What is becoming increasingly apparent is that the Yankees almost certainly don't have the kind of starting rotation needed to win the World Series. They might be good enough to make the playoffs, but here's the problem with the Yankees' staff: There is not a single member who is going to get better through development this summer.
The group is so old or and bears so much injury risk (Carl Pavano, Chien-Ming Wang, Jaret Wright) that what the Yankees are really hoping for is diminished regression.
Going after Clemens makes more sense in that the Yankees wouldn't have to part with any prospects to get him. They have shifted their philosophy in the last year and hung onto youngsters like Philip Hughes and Eric Duncan, and if they were to make a bid on the best pitchers available for a trade in midseason, they would have to part with someone like Hughes. But all they need to land Clemens is cash, and the Yankees have plenty of that.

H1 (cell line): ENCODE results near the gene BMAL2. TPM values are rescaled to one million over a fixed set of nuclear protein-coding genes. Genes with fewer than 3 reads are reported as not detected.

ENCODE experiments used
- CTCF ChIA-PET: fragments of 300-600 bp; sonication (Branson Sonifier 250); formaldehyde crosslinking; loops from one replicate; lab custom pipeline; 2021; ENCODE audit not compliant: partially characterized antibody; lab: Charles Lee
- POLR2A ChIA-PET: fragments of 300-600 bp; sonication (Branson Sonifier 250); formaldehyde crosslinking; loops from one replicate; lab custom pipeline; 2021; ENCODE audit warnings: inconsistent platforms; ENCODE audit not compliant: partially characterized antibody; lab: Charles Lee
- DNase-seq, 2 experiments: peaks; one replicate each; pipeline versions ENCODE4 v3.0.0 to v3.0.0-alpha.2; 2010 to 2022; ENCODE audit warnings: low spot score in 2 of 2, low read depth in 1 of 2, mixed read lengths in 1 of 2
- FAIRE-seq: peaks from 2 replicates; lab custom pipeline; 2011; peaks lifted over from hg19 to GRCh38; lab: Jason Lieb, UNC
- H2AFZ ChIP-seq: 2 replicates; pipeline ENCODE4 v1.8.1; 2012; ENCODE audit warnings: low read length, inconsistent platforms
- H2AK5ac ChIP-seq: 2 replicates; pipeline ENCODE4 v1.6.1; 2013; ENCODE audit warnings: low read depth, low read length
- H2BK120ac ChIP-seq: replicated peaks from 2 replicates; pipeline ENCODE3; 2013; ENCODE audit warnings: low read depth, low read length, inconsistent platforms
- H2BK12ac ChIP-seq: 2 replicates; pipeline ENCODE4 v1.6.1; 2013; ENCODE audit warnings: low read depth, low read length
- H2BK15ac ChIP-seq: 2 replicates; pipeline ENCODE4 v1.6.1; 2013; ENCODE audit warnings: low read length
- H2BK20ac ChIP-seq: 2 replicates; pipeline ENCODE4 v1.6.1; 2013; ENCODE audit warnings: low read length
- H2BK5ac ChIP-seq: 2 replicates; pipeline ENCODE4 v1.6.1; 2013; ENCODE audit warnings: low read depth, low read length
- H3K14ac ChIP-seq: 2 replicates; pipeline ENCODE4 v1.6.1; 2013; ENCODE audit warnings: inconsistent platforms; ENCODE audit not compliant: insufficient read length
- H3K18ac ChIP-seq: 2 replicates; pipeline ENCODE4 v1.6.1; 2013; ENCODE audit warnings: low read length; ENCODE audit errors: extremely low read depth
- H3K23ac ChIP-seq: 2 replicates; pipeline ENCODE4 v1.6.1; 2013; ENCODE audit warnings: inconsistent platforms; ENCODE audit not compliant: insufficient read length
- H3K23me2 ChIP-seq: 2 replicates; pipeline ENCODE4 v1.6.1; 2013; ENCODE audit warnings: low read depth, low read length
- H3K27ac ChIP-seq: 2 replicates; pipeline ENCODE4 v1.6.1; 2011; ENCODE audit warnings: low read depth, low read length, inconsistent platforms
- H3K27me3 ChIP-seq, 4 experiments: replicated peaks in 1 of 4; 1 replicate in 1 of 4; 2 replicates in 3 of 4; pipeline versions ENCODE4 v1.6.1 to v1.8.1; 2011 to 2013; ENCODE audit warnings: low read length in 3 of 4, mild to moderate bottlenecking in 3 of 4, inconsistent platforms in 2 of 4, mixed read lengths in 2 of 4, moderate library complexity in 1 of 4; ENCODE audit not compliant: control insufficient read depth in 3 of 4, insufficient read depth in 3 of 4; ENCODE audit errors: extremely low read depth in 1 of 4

With most other acquisitions, the Yankees would have to weigh their concerns about how the player would adjust to New York -- and just about every major star, including Clemens, has initially struggled in adapting. With Clemens, the New York factor would not be a problem; he had a good relationship with the fans by the end of
his tenure with the Yankees, and has maintained a strong relationship with the organization.
The Yankees are going to throw out a big number in the bidding, and if money is a major factor how Clemens makes his choice, they are going to win.